Chalk & The Beige Americans were originally just named Chalk. But then lead vocalist David “Chalk” Mayers Jr. had a revelation.
“We are all variations on beige,” Mayers explains. “White people aren’t white. Black people aren’t black. We are all variations of the shade. The name is just funny. There really was no reason.”
The three-man group prides themselves on comical variations of their band’s name, including BeigeHeart, Beige Matthews Band, Beigetastic, Beige Jovi, and The Beige Mayers Trio, to name a few.
Mayers jokes about calling their first full-length album, which is due to be released in the fall,The Beige Album.
The two-year old bands’ laid-back style features smooth grooves and avant-garde lyrics.
“If you took a whole bunch of A Tribe Called Quest grooves, with some ‘50s fucking bass styling over that, with guitar over top, where the acoustics are very folksy and gospel,” begins bassist Dave Kasper, “that’s how we play. How do you really explain that to people?”
“We have been struggling with trying to find a phrase or a compound word for this genre,” says Mayers. “People have been calling us ‘soul hop.’ It’s just hard because I feel like we touch on a lot of genres. It’s overdone but I think our music is just a melting pot of genres. If I had to anchor it down, it would be more like funk.”
“Not funk,” says drummer Rich Breazzano. “It’s a groove. It’s so simple that you could drive a truck through it. It’s like a grilled cheese sandwich. You know, it’s all the cheese and bread and then you just eat it.”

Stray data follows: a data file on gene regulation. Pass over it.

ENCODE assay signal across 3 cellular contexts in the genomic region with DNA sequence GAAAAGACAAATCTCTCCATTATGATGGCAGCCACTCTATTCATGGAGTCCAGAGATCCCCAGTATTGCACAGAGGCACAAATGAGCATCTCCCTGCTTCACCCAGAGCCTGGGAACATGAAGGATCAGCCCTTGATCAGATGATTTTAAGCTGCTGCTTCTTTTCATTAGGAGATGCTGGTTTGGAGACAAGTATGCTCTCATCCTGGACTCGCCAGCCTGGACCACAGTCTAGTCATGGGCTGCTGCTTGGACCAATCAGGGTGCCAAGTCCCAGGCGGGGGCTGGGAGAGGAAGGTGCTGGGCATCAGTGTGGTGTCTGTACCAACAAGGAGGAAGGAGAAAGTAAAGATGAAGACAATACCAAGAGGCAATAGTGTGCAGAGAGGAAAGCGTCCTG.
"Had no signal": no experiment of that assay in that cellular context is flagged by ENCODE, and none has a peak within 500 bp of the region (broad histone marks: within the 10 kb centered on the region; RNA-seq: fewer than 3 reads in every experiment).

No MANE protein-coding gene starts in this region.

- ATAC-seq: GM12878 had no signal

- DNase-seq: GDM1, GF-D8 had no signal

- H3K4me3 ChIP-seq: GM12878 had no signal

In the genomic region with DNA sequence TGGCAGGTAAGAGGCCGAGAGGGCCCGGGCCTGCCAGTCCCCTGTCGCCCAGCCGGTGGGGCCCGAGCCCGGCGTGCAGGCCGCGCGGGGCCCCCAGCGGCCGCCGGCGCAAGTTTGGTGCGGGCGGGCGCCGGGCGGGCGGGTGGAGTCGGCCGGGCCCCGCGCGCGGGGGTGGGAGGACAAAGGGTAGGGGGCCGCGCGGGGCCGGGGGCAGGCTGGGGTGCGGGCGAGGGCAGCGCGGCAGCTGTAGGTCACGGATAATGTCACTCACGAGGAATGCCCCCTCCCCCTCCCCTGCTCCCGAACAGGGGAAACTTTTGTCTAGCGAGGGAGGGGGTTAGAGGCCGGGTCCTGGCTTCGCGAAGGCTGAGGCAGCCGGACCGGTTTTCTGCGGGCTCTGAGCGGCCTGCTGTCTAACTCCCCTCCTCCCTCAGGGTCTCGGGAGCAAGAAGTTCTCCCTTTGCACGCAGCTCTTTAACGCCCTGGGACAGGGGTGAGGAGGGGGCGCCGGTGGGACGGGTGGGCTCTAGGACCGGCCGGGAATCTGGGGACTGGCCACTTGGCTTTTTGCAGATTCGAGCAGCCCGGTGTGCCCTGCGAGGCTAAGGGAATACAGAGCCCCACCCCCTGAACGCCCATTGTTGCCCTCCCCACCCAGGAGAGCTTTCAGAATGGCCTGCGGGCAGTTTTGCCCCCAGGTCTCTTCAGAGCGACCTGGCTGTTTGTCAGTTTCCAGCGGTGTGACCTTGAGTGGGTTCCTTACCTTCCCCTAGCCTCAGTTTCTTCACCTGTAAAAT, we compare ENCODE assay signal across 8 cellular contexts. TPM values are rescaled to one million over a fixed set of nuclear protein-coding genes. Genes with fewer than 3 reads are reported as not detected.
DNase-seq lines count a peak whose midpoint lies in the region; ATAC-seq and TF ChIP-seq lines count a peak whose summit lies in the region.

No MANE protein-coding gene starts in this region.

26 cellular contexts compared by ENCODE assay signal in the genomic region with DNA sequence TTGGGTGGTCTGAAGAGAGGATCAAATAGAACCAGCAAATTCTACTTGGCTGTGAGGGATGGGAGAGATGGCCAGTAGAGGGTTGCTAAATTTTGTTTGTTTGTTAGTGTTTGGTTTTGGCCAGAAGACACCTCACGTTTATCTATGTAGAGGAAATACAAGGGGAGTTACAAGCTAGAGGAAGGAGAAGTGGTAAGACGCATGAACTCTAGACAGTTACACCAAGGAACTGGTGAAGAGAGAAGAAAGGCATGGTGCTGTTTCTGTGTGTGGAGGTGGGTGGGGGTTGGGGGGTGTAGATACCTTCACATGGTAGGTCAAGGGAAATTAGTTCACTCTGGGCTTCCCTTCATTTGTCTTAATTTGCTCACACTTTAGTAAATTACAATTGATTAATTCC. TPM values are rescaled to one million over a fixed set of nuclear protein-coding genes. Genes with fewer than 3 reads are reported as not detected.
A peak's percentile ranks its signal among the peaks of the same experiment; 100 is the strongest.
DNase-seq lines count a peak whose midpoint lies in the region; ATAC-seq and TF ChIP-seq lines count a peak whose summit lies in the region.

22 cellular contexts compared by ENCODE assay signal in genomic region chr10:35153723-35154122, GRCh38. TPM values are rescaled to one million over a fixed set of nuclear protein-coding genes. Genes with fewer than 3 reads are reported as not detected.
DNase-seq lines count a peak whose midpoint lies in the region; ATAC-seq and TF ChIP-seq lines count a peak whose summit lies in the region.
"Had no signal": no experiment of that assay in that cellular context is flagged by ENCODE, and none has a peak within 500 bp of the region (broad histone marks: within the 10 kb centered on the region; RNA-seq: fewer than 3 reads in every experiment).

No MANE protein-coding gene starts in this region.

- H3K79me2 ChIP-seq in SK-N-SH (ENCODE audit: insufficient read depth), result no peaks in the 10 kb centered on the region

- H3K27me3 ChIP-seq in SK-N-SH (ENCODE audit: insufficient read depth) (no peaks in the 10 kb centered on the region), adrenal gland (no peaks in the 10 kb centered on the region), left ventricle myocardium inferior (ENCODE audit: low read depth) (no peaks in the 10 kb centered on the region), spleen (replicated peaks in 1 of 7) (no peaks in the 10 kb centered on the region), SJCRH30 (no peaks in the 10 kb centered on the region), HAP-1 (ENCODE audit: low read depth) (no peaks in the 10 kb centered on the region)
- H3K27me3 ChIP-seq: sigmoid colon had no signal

However you classify them, Chalk & The Beige Americans figure they are doing something right if they can judge by the response to their music. Their live performances showoff their eclectic freestyling and jazz-like improvisations, assuring that you’ll never see the same show twice.
On a recent summer night at The Legendary Dobbs on South Street, the doors of the bar were wide open and the band could be heard from several blocks away. Passersby stopped to listen. Cops leaned on streetlights, bobbed their heads and tapped their feet.
“We are the Fisher-Price version of The Roots in a way,” says Mayers. “We connect with hip hop heads and people who are into pocket grooves, as well as the most tattooed, angsty punks. Even the responses from 40-plus-year-olds is unbelievable because I wasn’t around for their musical heyday. If they get down with it, it says a lot too.”